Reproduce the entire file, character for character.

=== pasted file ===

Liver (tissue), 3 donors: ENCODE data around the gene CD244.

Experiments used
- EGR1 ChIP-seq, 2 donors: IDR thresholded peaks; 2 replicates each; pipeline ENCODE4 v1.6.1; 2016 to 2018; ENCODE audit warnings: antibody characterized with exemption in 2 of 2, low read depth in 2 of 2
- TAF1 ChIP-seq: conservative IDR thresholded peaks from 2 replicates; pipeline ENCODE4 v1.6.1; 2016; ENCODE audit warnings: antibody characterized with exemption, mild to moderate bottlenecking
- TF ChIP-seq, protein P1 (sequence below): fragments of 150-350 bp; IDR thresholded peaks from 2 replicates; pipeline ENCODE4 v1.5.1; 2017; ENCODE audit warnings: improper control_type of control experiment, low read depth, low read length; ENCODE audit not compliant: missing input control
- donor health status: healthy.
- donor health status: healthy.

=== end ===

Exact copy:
Liver (tissue), 3 donors: ENCODE data around the gene CD244.

Experiments used
- EGR1 ChIP-seq, 2 donors: IDR thresholded peaks; 2 replicates each; pipeline ENCODE4 v1.6.1; 2016 to 2018; ENCODE audit warnings: antibody characterized with exemption in 2 of 2, low read depth in 2 of 2
- TAF1 ChIP-seq: conservative IDR thresholded peaks from 2 replicates; pipeline ENCODE4 v1.6.1; 2016; ENCODE audit warnings: antibody characterized with exemption, mild to moderate bottlenecking
- TF ChIP-seq, protein P1 (sequence below): fragments of 150-350 bp; IDR thresholded peaks from 2 replicates; pipeline ENCODE4 v1.5.1; 2017; ENCODE audit warnings: improper control_type of control experiment, low read depth, low read length; ENCODE audit not compliant: missing input control
- donor health status: healthy.
- donor health status: healthy.